Academic journal article Black Music Research Journal

Ragga Soca Burning the Moral Compass: An Analysis of "Hellfire" Lyrics in the Music of Bunji Garlin

Academic journal article Black Music Research Journal

Ragga Soca Burning the Moral Compass: An Analysis of "Hellfire" Lyrics in the Music of Bunji Garlin

Article excerpt

Ragga soca, a music indigenous to the twin island Caribbean nation Trinidad and Tobago, incorporates the freestyle aesthetics of hip-hop lyricists, the political critique and social commentary of calypso, the "chant down Babylon" demeanor and stagecraft of reggae and dancehall performers, and the spontaneous delivery of "biting" lyrics popular among Trinidadian extempo artists, another subgenre of calyspo. Typically, it can be loosely described as a fusion of soca and indigenous Jamaican musical forms, namely Jamaican dancehall and, to a lesser extent, reggae beats and soca rhythms. From my knowledge of the music industry in Trinidad, having been a member of several music networks during the years 2006-16, I posit that Bunji Garlin, who began his public career in 1999, is the singular most successful and widely known ragga soca artist performing the genre today. Bunji Garlin's ragga soca "fire" songs produced between 2004 and 2011 make use of the "fire bun dem" theme. In these, we see Garlin's direct use of biblical verses drawn from Revelation 21:8 (which describes how hellfire will be meted out to unrepentant wrongdoers). Further, his lyrics seek to adress the punishment to be delivered to those individuals involved in profane acts against society. In 2012, I began a project to review and analyze the lyrics of his songs in an attempt to chart to what extent his ragga soca lyrics have retained any of the political and social commentary "bite" and "sting" of its progenitor, calypso. My methodology entailed undertaking a qualitative approach to data collection that encompassed a combination of observation, participant observation, personal interviews, and focus groups. Throughout my data collection, I extracted information from ragga soca artists, music producers, radio announcers, music event promoters, and fans of Bunji Garlin. All members of my sample population have been affiliated with Bunji Garlin as part of the music fraternity of Trinidad, having either engaged him an as artist to promote his work or been a part of his following. My research for this study, undertaken from 2013-15, led me to speak to members of music organizations such the Trinbago Unified Calypsonians Organisation, the Copyright Association of Trinidad and Tobago, the Trinidad and Tobago Coalition of Service Industries, and the Artists' Coalition of Trinidad and Tobago. I was able to glean from these interviews that the Carnival season has always brought with it a love--almost a craving--for calypso, extempo, and soca music in all its derivative forms.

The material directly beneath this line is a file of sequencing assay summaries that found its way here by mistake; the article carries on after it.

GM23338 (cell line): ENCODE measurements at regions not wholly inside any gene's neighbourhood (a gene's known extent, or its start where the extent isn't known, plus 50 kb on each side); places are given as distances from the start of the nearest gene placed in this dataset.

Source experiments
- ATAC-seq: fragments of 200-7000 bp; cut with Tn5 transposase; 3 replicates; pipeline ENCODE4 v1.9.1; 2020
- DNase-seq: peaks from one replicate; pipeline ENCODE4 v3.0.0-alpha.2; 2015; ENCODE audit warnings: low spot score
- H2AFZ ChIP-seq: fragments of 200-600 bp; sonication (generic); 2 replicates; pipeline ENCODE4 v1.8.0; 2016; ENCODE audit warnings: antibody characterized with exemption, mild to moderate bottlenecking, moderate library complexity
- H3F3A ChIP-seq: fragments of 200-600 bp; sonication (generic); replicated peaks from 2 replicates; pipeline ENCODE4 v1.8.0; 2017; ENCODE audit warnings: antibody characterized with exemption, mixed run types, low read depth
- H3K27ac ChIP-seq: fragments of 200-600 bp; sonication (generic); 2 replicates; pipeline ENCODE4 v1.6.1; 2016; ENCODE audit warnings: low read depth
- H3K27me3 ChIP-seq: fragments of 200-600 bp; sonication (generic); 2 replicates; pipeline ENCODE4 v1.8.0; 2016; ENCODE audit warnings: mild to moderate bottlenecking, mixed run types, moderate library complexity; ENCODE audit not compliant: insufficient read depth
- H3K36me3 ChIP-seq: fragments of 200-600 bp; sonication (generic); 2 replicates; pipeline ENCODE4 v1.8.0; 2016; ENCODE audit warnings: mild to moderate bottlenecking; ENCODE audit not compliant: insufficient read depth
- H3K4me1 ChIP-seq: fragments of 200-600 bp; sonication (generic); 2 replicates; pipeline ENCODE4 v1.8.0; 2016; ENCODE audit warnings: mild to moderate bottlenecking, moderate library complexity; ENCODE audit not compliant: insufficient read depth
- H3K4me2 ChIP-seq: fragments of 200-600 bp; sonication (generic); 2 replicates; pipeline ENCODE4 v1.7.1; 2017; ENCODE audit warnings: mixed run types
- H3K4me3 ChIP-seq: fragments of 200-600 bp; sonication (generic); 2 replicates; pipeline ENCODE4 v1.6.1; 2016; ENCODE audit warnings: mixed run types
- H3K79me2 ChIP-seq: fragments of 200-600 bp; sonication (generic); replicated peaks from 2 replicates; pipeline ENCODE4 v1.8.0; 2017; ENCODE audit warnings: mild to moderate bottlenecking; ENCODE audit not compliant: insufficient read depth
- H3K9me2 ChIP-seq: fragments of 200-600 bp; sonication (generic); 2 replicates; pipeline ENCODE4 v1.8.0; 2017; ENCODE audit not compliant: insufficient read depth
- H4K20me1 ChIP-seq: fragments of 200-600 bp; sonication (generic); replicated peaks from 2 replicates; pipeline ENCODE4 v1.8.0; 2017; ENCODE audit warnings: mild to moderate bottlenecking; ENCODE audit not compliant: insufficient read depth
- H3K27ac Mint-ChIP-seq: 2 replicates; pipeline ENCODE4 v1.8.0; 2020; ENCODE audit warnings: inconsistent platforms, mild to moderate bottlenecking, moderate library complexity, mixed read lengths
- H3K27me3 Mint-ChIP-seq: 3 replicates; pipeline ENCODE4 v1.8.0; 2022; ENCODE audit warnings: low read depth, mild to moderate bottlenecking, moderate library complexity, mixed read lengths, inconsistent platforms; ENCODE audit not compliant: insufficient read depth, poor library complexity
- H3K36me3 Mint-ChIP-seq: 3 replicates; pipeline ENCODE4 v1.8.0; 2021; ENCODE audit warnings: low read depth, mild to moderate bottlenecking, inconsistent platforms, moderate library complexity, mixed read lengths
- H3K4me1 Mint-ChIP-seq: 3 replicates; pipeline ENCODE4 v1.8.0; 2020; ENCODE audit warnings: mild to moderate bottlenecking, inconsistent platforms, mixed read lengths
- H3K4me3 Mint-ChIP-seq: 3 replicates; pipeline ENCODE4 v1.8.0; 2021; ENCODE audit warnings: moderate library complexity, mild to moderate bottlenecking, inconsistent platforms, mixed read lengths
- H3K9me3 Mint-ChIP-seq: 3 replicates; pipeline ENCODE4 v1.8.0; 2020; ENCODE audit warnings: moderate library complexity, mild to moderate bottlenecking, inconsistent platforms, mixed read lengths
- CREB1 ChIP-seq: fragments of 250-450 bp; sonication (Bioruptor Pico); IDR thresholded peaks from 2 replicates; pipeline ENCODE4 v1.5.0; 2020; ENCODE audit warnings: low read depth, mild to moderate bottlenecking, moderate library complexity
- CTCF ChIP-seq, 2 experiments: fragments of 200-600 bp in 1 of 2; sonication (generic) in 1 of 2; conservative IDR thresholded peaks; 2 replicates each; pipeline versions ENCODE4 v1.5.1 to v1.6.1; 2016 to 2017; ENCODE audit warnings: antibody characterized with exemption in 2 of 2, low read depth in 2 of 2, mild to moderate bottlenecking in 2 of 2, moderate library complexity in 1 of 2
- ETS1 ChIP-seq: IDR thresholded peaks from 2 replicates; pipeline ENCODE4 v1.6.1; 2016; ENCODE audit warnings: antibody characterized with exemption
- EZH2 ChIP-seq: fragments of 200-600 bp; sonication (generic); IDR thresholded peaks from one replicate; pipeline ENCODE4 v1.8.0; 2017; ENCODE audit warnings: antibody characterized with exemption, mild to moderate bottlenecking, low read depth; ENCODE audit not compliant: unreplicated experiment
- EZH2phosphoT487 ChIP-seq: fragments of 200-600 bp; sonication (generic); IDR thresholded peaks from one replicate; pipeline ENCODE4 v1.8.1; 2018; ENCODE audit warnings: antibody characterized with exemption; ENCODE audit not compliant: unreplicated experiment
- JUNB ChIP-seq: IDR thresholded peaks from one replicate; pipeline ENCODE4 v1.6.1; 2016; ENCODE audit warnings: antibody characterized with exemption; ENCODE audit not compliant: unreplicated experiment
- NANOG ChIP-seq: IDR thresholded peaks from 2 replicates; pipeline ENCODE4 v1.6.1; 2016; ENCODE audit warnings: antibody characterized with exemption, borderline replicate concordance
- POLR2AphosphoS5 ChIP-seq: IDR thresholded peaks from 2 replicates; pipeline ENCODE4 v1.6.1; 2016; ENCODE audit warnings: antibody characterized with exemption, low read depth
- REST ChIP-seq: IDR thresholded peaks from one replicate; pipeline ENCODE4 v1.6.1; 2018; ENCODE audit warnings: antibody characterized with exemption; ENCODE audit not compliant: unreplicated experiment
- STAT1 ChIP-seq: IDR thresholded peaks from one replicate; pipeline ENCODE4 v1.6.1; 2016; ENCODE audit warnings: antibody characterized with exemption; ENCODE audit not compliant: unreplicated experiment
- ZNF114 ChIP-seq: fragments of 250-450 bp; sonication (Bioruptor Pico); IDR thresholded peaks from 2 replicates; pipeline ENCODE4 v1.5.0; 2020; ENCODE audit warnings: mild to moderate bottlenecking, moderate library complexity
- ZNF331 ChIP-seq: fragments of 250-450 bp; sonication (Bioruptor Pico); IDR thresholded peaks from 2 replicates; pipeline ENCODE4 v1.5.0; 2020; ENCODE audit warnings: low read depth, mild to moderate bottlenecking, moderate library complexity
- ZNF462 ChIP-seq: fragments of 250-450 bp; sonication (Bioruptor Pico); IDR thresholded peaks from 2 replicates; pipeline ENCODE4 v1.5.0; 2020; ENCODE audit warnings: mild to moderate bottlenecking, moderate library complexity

Background to the Genres-Calypso and Ragga Soca

The roots of ragga soca lie in calypso. Ragga soca is a branch out of the soca tree, and soca music is a branch out of the calypso tree. Given that, there are obvious and subtle synergies between ragga soca and its musical predecessor, calypso. While both musical genres are interconnected in several ways, it must be noted that Bunji Garlin's role as a ragga soca music performer ought not to suggest that he was a calypsonian prior to becoming a ragga soca artiste. Instead, these two musical genres should be viewed as part of the trajectory of music produced out of Trinidad, which is reflective of the history and culture of the island's diversity. My analysis aims to identify the extent to which Bunji's fire lyrics address social and economic imbalances in society brought about by policies of the successive political regimes, the growing disquiet among today's youth as they fall prey to delusions of "bling" grandeur, and the decline of moral compass as social crimes are perpetuated in even larger numbers against fellow citizens.

Trinidad and Tobago's demographic makeup reveals a blend of several races and ethnicities: East Indian, 35.4 percent; African, 34.2 percent; mixed other, 15.3 percent; mixed African/East Indian, 7.7 percent; other, 1.3 percent; and unspecified, 6.2 percent (Index Mundi, 2015). Plural societies like Trinidad that have a historical and colonial past face inextricably intertwined issues surrounding decolonization and its continuing postcolonial realities. …

Search by... Author
Show... All Results Primary Sources Peer-reviewed

Oops!

An unknown error has occurred. Please click the button below to reload the page. If the problem persists, please try again in a little while.